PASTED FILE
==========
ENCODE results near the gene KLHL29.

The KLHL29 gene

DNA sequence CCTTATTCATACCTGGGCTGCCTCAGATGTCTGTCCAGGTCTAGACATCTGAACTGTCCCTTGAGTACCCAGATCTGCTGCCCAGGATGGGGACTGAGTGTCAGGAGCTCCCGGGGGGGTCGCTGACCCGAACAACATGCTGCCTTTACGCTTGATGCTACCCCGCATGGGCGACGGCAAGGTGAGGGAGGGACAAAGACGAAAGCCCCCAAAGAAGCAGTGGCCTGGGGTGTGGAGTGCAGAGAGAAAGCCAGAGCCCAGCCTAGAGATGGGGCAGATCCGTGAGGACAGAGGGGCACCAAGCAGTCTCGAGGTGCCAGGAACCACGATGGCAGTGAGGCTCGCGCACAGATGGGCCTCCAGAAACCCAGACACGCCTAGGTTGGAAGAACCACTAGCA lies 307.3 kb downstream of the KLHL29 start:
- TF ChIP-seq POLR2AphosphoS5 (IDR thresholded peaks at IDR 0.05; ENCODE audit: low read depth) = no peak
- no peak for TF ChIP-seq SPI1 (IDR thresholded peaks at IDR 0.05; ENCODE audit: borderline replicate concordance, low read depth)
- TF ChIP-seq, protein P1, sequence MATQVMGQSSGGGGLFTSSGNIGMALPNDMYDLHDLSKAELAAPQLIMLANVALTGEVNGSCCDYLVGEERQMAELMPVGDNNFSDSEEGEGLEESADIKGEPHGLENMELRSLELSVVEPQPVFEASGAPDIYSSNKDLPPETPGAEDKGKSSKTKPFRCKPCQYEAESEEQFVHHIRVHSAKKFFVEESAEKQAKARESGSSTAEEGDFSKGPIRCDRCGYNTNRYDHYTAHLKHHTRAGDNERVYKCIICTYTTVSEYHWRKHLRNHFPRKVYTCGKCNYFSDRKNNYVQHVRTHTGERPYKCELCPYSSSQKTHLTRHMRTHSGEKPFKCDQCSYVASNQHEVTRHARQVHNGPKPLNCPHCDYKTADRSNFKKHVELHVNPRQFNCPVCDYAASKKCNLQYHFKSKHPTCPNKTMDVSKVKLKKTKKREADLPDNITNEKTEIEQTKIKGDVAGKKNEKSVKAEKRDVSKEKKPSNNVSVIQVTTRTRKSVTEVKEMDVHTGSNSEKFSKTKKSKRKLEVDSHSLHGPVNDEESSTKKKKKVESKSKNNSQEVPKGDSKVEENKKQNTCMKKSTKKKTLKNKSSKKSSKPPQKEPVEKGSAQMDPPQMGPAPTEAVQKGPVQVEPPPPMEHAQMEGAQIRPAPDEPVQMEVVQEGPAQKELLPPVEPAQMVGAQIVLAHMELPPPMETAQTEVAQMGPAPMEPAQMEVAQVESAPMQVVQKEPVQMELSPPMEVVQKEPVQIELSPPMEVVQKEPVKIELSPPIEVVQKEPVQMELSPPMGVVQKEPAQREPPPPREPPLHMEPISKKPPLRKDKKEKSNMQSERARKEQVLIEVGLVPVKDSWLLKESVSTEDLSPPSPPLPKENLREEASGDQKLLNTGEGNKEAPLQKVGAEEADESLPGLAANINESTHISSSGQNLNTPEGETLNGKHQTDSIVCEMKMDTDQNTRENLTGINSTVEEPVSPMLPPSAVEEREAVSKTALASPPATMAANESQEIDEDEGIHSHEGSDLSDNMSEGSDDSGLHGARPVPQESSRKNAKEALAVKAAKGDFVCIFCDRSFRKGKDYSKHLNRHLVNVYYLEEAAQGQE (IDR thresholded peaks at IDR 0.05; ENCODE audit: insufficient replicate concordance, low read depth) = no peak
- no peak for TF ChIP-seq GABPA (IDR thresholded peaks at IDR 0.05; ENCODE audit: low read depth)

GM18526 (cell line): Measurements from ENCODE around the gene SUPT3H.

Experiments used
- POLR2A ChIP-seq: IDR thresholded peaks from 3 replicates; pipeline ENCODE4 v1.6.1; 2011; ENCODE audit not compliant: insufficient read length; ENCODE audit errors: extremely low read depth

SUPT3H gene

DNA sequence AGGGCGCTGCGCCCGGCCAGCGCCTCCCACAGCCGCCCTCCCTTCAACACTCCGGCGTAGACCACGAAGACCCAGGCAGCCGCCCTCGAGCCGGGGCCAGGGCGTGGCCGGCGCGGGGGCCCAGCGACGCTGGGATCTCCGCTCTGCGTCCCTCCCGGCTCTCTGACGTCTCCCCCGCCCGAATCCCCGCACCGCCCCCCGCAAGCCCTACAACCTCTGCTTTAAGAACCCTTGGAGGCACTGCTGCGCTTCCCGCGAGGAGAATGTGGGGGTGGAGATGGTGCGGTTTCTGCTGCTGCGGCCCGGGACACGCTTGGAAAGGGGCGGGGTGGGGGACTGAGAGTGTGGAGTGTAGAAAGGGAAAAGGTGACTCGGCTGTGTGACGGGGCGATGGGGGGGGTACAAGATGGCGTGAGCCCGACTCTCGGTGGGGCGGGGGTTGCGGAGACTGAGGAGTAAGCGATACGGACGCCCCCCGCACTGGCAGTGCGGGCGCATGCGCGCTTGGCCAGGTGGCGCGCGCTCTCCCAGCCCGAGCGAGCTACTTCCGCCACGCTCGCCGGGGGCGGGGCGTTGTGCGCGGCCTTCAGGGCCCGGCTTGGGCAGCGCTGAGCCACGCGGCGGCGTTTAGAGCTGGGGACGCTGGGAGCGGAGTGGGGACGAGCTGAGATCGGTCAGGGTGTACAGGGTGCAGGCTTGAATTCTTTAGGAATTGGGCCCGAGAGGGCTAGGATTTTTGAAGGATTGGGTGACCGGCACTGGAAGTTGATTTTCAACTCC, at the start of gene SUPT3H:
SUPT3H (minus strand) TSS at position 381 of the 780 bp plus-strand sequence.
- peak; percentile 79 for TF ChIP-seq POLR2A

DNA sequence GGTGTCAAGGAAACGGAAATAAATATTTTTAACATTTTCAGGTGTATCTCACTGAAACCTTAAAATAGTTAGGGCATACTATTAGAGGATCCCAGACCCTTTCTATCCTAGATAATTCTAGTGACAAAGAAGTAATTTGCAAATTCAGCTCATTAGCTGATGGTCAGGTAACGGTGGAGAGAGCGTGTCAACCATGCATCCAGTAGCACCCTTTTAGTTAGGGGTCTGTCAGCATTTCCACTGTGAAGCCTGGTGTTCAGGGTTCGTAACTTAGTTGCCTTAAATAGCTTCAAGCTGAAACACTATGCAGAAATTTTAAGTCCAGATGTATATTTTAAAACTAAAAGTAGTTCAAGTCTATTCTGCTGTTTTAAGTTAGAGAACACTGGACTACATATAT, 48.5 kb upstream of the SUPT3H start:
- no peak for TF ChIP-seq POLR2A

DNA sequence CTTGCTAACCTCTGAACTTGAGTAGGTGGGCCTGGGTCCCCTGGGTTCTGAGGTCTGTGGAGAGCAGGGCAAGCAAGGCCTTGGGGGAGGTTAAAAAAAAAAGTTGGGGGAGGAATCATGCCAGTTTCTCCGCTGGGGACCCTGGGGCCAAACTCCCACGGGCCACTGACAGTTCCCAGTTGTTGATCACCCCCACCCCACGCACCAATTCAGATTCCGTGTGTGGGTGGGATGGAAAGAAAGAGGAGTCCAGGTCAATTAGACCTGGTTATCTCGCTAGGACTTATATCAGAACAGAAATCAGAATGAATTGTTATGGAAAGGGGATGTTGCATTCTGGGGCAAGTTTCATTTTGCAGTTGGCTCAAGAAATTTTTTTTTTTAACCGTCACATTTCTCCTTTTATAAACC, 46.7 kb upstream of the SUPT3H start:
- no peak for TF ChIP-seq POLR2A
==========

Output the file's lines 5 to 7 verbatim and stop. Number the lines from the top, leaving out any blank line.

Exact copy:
- no peak for TF ChIP-seq SPI1 (IDR thresholded peaks at IDR 0.05; ENCODE audit: borderline replicate concordance, low read depth)
- TF ChIP-seq, protein P1, sequence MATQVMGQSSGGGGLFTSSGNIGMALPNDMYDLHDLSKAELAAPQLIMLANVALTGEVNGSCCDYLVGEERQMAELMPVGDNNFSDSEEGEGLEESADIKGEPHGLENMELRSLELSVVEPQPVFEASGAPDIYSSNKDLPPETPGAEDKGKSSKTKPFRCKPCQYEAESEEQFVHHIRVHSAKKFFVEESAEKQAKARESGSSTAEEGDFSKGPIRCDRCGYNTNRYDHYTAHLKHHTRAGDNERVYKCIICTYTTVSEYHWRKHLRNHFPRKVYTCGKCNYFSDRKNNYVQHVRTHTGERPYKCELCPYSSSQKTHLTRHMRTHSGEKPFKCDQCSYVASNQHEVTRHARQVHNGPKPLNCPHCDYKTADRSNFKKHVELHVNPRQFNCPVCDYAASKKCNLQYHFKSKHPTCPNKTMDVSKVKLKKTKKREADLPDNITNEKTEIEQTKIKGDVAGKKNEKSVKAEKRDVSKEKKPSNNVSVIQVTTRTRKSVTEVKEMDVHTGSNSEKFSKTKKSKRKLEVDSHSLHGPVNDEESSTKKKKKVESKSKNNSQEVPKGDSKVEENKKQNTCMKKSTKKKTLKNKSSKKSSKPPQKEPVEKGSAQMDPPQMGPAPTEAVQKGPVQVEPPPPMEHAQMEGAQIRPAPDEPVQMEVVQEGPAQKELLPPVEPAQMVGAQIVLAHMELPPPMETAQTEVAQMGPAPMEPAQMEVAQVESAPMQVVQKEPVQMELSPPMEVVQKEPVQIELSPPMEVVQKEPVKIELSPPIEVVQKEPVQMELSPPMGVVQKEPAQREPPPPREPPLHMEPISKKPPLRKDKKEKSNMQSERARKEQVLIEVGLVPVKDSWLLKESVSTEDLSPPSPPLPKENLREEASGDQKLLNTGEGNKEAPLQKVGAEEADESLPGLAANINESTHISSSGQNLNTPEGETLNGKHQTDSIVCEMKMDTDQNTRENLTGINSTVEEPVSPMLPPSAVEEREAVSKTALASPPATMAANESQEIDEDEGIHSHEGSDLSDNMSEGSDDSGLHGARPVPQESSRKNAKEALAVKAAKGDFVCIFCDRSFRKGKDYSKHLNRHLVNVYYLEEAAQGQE (IDR thresholded peaks at IDR 0.05; ENCODE audit: insufficient replicate concordance, low read depth) = no peak
- no peak for TF ChIP-seq GABPA (IDR thresholded peaks at IDR 0.05; ENCODE audit: low read depth)